NEW YORK (Reuters) – Wall Street capped a tumultuous week with a broad-based rally as investors largely shrugged off the looming threat of the COVID-19 Delta variant and signals from the U.S. Federal Reserve that it could begin tightening its dovish monetary policy sooner than expected.
While all three major U.S. indexes were in positive territory, all were on course to post weekly losses after a steep sell-off pulled the S&P 500 and the Dow Industrial away from a string of record closing highs.
“We’ve seen some profit taking since Aug. 16, and today we’re seeing some buying on that dip, in the belief that we’re still headed higher,” said Tim Ghriskey, chief investment strategist at Inverness Counsel in New York.
Market-leading tech and tech-adjacent megacaps, which weathered the pandemic recession better than most, were once again doing the heavy lifting.
Growth stocks were also given a boost by U.S. Treasury yields, which were on track end the week lower due to concerns the health crisis could be a longer than expected hindrance to economic revival.
Announcements from a host of Asian nations that they are implementing drastic measures to curb the resurgence of COVID-19 due to the rise of the disease’s highly contagious Delta variant, put a damper on stocks associated with economic re-engagement.
Mixed economic data from the U.S. and China suggested the ongoing recovery from the most abrupt recession on record has passed its peak and lost some momentum.
Market participants now look to next week’s Jackson Hole Symposium, a gathering of major central bank leaders, for clues from Fed Chair Jerome Powell regarding the expected pace of recovery and the timeline for policy tightening.
“We’ll see a mix of opinions, but the focus will be on the Delta variant, the economy, the supply chain and global events,” Ghriskey added. “There’s definitely concern about the Delta variant and the potential timeline of the economic recovery.”
The Dow Jones Industrial Average rose 231.2 points, or 0.66%, to 35,125.32, the S&P 500 gained 33.31 points, or 0.76%, to 4,439.11 and the Nasdaq Composite added 154.35 points, or 1.06%, to 14,696.14.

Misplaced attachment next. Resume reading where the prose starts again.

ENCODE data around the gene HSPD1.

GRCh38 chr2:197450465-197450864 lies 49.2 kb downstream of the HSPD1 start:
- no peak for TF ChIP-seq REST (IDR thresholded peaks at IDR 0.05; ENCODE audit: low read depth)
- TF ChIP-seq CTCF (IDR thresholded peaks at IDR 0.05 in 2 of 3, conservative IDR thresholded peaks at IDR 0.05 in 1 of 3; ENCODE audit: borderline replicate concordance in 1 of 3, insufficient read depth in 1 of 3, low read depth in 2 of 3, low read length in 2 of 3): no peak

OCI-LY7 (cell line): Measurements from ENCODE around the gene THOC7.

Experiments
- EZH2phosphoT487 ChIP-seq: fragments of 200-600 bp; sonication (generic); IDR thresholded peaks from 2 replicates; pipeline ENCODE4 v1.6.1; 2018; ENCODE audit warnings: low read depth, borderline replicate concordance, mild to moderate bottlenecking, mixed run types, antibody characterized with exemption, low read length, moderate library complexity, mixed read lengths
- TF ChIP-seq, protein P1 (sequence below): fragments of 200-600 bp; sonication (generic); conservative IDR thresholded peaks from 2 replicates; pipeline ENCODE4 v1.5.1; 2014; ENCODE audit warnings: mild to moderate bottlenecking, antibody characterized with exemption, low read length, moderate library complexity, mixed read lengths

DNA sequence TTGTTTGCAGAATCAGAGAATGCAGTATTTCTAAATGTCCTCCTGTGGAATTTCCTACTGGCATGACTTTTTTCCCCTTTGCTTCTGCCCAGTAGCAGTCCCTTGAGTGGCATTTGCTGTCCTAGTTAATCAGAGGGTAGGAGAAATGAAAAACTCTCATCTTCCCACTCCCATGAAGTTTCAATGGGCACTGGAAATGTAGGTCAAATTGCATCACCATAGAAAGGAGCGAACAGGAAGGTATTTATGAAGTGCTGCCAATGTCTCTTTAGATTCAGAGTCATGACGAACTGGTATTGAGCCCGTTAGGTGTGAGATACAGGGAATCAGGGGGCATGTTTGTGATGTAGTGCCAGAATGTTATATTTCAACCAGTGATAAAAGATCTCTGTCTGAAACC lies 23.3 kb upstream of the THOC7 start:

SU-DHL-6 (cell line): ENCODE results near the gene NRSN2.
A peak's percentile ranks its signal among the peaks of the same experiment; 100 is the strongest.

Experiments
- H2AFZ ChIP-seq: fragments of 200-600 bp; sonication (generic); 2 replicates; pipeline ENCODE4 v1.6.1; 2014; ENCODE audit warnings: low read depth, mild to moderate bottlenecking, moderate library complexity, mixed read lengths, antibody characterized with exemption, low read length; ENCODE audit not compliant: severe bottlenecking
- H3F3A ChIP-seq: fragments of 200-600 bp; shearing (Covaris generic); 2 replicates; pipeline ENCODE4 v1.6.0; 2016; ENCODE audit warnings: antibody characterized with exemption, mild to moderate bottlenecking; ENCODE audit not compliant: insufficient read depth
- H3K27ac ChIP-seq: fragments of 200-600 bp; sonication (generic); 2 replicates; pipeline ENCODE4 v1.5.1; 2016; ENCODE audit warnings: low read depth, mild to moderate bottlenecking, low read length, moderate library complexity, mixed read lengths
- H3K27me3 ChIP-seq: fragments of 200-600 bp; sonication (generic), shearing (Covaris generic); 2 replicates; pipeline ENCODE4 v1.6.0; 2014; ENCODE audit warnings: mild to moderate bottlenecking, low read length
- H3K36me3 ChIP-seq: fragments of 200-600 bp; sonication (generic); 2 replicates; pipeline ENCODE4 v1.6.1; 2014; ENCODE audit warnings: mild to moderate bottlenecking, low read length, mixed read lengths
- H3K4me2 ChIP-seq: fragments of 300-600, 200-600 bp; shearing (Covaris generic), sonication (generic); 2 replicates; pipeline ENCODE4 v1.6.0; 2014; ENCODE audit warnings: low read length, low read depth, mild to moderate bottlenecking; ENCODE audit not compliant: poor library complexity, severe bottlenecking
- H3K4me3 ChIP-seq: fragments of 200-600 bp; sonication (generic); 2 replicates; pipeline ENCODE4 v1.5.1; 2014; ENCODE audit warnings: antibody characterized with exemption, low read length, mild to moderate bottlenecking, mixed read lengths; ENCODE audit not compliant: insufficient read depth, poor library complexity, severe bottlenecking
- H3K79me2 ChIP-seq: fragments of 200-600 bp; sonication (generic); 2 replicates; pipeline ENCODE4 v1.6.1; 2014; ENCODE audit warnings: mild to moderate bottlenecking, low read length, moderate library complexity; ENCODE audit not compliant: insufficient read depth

All 11 major sectors in the S&P 500 were green, with tech stocks and utilities enjoying the largest percentage gains.
Second-quarter reporting season has essentially run its course, with 476 of the companies in the S&P 500 having posted results. Of those, 87.4% have beaten consensus, according to Refinitiv data.
Farm and construction equipment manufacturer Deere & Co beat quarterly profit expectations and raised its full year guidance due to robust demand. Still, its shares dipped 2.1%.
Bristol-Myers Squibb advanced about 1% after the U.S. Food and Drug Administration approved the drugmaker’s cancer drug Opdivo.
U.S.-listed shares of China-based tech-related companies oscillated as market participants digested recent sell-offs resulting from Beijing’s ongoing regulatory crackdown, which has wiped half a trillion dollars from Chinese markets this week.
Alibaba Holding Group was last off about 1.5%, while Tencent Music Entertainment Group, Didi Global and iQiyi Inc advanced between 1% and 5%.
Advancing issues outnumbered declining ones on the NYSE by a 2.36-to-1 ratio; on Nasdaq, a 2.19-to-1 ratio favored advancers.
The S&P 500 posted 44 new 52-week highs and no new lows; the Nasdaq Composite recorded 53 new highs and 169 new lows.
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